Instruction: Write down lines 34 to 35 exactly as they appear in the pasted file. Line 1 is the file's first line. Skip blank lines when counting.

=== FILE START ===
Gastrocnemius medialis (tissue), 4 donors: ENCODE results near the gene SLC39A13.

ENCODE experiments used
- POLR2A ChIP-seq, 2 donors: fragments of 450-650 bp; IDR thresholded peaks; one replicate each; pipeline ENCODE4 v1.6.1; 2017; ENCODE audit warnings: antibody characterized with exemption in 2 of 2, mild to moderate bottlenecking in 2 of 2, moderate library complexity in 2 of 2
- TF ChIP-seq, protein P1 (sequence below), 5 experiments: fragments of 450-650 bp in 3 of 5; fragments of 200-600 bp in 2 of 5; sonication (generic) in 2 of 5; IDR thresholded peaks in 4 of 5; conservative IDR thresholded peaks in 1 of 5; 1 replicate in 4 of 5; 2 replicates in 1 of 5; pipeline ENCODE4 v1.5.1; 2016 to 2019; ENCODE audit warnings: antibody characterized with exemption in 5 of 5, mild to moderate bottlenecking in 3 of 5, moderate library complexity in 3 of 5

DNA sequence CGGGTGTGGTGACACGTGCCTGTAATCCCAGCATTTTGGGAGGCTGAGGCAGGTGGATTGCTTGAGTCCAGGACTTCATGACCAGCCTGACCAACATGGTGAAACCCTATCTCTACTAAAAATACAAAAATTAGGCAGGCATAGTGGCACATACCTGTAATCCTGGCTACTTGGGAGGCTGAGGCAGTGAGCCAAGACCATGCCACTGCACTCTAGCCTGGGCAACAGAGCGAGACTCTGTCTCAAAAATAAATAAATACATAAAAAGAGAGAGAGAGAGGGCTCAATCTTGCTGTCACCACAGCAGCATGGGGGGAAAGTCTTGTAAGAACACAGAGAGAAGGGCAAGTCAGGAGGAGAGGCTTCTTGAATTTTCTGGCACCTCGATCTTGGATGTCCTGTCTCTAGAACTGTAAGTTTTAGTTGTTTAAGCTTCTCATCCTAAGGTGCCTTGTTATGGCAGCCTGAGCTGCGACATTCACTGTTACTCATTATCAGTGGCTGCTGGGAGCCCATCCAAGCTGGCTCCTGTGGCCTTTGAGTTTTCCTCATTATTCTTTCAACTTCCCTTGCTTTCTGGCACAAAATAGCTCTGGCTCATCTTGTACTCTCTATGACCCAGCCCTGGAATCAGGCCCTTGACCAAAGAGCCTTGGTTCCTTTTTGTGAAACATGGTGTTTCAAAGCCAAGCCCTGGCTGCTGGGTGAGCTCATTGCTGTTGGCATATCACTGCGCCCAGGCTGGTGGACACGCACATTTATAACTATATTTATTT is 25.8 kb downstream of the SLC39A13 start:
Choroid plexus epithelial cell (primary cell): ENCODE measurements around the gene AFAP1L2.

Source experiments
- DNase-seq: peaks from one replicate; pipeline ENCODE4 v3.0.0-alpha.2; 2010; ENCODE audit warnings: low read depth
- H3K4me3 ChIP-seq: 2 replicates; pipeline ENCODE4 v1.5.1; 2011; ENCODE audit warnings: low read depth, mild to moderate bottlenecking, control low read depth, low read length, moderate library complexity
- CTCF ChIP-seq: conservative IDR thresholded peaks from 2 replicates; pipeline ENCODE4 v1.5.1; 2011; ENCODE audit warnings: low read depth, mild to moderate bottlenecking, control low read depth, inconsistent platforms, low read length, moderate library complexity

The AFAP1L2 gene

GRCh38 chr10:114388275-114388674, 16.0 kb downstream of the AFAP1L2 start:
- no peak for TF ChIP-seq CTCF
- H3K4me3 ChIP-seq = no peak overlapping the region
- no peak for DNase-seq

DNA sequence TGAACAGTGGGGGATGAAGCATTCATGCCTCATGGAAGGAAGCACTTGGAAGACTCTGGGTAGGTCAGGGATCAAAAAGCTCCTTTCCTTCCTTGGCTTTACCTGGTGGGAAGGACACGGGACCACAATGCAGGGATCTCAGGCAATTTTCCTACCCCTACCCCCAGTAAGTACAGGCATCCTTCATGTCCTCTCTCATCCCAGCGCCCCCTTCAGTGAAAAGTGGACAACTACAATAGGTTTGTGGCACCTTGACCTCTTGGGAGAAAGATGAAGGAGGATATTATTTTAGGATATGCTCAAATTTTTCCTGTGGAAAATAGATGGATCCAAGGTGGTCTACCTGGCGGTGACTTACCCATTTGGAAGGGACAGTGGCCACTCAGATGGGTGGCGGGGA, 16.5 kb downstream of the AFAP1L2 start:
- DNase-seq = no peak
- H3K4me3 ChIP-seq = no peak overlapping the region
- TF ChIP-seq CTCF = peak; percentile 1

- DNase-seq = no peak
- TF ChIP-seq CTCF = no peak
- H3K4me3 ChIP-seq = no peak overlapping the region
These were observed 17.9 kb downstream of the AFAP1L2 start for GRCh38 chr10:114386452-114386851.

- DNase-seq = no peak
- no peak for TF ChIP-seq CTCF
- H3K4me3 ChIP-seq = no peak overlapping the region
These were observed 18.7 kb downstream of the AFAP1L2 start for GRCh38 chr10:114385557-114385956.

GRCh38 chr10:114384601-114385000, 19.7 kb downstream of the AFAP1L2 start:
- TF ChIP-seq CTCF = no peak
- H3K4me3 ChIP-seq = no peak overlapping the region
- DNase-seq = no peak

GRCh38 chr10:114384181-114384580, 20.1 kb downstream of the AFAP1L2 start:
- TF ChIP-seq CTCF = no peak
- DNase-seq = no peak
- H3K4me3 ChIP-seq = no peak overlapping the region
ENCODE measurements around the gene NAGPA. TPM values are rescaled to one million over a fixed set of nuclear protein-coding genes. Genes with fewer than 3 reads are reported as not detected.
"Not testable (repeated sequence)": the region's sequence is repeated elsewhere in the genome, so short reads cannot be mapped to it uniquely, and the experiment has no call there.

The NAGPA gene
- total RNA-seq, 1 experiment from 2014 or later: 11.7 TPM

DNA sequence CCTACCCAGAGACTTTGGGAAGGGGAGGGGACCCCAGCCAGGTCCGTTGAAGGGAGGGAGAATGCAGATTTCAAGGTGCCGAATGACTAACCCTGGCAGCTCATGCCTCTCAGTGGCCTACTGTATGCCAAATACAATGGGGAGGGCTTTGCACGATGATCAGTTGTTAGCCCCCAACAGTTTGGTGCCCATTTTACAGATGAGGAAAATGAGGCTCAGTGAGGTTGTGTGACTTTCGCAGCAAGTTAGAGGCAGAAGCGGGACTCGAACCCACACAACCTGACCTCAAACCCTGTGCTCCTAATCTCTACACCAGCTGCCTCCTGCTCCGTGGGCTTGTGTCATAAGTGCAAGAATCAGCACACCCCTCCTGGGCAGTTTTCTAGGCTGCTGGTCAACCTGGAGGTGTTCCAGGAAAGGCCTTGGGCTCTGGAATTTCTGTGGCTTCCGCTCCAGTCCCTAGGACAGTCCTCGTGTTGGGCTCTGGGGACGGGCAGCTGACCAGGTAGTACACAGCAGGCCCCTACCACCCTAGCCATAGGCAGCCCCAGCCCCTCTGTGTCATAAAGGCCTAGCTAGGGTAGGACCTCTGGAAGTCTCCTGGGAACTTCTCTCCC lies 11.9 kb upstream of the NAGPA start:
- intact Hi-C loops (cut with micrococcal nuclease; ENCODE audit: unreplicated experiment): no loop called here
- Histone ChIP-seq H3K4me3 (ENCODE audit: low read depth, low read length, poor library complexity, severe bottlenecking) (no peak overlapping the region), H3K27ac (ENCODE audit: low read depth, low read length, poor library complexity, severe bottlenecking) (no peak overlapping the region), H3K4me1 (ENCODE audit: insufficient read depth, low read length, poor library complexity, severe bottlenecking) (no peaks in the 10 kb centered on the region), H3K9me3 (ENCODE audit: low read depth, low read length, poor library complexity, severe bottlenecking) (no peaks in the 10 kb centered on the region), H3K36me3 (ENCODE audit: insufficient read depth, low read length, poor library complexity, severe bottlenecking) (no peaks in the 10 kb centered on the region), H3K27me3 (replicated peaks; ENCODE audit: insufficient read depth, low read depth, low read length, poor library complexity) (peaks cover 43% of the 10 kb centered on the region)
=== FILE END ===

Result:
- DNase-seq = no peak
- H3K4me3 ChIP-seq = no peak overlapping the region